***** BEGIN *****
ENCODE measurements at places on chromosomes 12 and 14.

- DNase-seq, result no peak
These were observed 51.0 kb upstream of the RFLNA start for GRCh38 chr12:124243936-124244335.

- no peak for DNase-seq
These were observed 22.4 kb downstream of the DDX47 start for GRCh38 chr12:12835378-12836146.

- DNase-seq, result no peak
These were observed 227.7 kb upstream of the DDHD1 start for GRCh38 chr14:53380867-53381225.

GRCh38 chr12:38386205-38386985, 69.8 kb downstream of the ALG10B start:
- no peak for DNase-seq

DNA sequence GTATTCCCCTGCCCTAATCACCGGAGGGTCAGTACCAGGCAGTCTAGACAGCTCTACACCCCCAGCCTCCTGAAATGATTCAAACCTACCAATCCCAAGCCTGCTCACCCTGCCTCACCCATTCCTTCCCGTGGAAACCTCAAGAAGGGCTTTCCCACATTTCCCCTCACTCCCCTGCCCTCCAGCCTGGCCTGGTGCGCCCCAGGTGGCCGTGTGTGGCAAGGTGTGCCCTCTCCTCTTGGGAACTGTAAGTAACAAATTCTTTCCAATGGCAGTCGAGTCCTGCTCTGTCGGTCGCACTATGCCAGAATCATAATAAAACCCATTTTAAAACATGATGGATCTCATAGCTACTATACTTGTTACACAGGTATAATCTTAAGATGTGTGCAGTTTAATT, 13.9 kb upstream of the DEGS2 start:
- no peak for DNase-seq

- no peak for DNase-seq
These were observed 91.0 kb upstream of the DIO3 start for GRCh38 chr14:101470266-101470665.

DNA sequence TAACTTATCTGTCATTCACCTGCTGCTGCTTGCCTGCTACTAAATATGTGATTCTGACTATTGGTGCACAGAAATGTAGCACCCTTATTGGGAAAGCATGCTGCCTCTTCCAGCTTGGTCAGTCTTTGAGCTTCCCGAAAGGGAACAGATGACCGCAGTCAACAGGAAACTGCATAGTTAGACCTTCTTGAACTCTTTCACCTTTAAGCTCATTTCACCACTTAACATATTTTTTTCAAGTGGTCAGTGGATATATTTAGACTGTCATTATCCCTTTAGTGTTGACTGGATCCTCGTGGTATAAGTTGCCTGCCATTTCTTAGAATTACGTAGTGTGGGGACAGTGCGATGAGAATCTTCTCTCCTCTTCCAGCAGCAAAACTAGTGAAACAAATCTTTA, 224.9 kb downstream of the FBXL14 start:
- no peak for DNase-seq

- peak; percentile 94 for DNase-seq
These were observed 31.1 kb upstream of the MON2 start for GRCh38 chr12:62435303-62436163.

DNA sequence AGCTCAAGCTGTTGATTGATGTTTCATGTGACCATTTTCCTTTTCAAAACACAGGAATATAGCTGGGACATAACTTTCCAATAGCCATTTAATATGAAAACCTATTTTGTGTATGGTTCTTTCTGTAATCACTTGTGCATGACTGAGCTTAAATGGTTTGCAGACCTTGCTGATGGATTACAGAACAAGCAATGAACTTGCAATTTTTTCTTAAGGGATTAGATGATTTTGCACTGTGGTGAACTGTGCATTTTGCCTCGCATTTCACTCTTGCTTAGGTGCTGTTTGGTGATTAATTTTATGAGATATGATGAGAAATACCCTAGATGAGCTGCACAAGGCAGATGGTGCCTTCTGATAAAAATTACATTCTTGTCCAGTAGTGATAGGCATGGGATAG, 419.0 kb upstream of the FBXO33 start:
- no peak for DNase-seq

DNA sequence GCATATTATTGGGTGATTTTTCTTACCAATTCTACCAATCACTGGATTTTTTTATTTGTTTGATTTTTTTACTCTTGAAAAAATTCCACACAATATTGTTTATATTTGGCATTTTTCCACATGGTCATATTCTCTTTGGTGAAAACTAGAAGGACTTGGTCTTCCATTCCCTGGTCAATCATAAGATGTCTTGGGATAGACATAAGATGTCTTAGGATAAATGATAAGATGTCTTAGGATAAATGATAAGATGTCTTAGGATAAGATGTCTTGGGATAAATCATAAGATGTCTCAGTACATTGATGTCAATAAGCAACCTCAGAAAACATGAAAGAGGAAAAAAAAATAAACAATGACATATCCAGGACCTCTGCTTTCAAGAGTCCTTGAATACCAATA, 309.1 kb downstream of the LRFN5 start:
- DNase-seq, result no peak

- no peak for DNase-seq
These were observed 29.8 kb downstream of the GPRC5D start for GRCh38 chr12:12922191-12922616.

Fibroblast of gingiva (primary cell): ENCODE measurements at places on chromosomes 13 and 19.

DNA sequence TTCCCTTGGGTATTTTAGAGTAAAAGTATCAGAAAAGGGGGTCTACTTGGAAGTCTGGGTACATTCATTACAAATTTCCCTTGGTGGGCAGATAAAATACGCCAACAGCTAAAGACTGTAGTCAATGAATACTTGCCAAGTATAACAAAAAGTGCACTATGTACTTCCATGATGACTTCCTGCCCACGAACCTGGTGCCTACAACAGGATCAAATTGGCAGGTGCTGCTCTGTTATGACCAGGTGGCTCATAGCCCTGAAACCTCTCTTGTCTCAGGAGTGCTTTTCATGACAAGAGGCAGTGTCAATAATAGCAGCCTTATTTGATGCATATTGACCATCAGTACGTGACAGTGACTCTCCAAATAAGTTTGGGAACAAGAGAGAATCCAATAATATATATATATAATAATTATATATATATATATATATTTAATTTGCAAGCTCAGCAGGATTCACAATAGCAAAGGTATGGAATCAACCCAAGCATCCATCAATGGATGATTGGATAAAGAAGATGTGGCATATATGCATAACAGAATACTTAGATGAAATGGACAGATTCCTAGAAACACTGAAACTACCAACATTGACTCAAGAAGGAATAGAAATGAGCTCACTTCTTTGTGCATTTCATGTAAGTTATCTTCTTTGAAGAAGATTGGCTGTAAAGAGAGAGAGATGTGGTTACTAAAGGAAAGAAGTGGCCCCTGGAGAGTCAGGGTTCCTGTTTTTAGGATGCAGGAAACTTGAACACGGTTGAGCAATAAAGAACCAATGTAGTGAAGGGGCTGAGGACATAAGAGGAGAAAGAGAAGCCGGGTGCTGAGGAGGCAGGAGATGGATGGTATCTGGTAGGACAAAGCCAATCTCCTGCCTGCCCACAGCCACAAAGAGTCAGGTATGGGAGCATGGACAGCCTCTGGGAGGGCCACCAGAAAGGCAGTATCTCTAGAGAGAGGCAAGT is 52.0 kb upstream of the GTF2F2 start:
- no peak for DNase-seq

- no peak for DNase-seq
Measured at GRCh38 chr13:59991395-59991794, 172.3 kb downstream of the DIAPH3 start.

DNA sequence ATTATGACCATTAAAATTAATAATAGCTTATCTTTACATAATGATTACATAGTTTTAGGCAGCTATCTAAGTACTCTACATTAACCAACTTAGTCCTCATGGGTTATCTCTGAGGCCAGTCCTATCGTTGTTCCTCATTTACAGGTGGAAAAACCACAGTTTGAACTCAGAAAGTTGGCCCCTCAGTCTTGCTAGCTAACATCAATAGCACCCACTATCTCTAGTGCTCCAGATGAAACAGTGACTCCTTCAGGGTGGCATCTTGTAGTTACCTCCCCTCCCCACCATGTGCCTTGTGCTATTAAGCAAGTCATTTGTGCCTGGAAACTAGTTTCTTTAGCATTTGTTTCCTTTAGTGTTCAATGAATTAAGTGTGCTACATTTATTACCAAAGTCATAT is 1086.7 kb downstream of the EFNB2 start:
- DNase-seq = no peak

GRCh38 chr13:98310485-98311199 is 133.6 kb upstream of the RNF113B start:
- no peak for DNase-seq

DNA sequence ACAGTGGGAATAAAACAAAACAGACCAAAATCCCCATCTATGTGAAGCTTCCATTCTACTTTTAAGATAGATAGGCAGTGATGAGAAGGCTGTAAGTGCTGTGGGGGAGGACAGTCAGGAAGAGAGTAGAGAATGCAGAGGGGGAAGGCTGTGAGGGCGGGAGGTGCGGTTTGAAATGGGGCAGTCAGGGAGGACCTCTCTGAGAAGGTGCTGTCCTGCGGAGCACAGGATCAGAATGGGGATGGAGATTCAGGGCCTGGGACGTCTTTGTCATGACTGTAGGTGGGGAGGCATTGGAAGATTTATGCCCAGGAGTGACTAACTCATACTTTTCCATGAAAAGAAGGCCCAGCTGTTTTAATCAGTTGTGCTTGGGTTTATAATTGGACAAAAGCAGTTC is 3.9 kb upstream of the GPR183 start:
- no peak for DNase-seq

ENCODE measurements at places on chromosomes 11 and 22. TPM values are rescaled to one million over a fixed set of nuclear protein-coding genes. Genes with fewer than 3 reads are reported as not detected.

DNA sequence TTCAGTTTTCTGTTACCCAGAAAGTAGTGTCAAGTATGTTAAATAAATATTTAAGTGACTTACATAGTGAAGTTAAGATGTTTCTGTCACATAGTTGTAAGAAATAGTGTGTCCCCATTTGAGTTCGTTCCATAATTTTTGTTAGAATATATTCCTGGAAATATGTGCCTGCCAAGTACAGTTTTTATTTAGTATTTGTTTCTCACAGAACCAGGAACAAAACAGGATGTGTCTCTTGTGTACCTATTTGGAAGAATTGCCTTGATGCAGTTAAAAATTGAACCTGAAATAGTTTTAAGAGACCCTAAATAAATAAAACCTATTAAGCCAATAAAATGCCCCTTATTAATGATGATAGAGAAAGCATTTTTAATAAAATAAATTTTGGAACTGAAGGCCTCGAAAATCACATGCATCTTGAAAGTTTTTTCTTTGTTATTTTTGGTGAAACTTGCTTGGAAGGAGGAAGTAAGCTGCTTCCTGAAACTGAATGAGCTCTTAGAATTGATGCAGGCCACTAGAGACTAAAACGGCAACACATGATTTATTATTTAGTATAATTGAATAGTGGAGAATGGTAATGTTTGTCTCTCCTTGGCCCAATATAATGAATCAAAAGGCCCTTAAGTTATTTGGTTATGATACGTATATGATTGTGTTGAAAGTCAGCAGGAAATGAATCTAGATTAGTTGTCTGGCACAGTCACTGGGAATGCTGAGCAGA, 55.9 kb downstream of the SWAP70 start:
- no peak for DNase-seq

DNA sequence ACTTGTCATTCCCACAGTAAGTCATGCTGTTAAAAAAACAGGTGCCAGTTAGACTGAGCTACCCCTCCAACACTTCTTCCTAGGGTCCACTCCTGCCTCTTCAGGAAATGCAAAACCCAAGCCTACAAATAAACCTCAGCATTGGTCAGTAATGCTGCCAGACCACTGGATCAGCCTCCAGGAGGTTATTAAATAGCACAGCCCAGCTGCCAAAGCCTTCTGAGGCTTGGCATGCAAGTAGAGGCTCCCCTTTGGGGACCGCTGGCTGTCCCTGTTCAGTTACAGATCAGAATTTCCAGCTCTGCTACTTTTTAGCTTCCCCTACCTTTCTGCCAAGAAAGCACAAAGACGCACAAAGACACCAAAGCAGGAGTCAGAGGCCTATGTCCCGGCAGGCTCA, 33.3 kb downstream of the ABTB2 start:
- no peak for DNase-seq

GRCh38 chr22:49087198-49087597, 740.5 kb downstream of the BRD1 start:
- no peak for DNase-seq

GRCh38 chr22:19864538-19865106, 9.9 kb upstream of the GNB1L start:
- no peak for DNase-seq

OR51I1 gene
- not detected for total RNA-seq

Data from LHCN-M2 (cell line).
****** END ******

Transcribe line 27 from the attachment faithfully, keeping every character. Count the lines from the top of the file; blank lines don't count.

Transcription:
- no peak for DNase-seq